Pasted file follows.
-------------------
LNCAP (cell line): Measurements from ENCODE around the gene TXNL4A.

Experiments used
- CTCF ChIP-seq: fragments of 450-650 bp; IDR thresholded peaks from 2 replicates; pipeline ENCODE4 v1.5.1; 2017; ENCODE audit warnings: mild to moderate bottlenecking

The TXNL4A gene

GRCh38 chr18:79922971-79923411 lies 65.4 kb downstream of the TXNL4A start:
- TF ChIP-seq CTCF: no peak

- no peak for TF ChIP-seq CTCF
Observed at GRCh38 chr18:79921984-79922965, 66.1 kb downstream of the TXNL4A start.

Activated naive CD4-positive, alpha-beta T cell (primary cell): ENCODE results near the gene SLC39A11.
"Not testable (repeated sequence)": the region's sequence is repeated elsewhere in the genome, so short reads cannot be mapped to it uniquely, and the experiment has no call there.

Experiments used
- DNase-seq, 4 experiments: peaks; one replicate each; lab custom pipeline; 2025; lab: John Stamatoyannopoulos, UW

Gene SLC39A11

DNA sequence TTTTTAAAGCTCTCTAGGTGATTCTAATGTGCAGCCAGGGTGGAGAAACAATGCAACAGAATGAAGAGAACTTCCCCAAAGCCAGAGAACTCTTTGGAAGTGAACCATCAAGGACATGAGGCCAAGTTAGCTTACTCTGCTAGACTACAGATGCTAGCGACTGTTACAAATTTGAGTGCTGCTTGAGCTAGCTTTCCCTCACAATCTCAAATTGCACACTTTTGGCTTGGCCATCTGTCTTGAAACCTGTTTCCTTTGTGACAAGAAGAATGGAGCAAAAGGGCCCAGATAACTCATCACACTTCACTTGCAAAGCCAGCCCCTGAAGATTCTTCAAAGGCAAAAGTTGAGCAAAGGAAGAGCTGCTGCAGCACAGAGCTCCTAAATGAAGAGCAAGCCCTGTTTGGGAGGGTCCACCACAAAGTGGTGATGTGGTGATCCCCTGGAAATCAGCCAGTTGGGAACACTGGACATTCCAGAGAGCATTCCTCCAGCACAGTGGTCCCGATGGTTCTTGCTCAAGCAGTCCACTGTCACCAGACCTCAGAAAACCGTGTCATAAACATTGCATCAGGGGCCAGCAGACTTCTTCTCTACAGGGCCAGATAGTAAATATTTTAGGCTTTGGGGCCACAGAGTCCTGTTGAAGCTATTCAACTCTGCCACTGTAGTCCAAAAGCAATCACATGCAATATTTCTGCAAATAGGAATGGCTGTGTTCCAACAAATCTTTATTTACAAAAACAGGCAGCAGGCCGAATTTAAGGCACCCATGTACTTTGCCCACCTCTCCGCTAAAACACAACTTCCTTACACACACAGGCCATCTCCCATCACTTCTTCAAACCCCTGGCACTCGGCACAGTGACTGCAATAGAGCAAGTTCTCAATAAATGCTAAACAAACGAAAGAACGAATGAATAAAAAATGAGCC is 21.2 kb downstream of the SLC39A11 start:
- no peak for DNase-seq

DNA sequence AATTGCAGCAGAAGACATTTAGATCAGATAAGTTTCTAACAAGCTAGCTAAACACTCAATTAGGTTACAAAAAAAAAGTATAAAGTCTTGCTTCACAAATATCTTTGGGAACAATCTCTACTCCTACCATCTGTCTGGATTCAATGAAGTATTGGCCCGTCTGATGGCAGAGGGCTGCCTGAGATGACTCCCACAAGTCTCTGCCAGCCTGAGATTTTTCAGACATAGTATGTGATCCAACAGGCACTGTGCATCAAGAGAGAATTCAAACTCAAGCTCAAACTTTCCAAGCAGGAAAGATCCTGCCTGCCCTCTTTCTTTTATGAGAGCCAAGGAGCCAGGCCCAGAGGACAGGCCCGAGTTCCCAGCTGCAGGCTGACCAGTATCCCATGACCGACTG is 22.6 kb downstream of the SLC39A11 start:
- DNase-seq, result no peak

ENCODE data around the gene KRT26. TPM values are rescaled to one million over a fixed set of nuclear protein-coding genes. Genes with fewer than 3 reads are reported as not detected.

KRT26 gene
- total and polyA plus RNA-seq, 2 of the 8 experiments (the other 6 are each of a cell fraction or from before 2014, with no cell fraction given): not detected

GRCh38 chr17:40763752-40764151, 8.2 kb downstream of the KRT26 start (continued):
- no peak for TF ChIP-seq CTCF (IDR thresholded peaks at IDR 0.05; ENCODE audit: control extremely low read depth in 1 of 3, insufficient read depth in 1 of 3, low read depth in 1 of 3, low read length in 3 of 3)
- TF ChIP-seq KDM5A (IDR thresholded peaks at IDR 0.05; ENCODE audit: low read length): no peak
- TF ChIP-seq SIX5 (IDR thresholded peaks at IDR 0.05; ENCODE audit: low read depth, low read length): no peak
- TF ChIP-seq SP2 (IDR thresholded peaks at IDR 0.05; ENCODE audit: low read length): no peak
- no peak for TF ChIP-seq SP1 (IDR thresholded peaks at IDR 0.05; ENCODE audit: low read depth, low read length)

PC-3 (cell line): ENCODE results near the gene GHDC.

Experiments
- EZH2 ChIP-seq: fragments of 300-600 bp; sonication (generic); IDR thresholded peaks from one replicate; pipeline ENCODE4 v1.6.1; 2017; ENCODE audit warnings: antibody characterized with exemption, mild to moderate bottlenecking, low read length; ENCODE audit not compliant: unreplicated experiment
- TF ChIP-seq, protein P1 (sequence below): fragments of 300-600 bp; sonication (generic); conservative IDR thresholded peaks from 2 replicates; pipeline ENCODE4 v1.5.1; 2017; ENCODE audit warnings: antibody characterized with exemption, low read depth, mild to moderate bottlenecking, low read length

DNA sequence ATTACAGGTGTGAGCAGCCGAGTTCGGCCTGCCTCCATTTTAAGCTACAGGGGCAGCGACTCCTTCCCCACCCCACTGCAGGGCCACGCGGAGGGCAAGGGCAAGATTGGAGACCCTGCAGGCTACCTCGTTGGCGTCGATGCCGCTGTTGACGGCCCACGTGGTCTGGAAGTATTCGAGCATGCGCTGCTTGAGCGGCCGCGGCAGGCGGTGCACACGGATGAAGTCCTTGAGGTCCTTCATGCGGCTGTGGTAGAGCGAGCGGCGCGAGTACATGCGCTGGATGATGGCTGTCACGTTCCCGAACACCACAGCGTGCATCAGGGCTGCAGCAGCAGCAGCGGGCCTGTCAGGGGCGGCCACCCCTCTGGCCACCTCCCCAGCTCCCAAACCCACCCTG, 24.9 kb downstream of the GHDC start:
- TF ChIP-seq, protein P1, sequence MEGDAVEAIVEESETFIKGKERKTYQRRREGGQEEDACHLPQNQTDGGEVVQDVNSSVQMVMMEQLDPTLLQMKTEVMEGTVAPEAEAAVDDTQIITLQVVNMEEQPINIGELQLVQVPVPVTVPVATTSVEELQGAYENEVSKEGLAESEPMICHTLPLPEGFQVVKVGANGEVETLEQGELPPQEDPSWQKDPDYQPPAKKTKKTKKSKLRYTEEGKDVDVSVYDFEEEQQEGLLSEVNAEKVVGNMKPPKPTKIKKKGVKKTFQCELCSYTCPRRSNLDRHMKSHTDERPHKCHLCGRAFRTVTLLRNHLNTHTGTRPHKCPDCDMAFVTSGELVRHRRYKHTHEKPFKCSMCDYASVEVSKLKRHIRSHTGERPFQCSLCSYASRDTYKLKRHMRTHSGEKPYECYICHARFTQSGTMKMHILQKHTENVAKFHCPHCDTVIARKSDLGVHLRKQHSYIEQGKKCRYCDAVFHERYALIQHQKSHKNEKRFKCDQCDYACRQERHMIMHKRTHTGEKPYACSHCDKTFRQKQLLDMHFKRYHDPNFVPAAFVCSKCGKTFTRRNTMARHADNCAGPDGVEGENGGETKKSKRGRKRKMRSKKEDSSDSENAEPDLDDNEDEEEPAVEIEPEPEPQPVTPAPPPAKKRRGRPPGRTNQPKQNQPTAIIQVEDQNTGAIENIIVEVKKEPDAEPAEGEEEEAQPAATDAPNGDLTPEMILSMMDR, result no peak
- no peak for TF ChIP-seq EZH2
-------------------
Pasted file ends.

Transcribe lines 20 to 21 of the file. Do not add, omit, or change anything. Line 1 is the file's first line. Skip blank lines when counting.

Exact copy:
- total and polyA plus RNA-seq, 2 of the 8 experiments (the other 6 are each of a cell fraction or from before 2014, with no cell fraction given): not detected

GRCh38 chr17:40763752-40764151, 8.2 kb downstream of the KRT26 start (continued):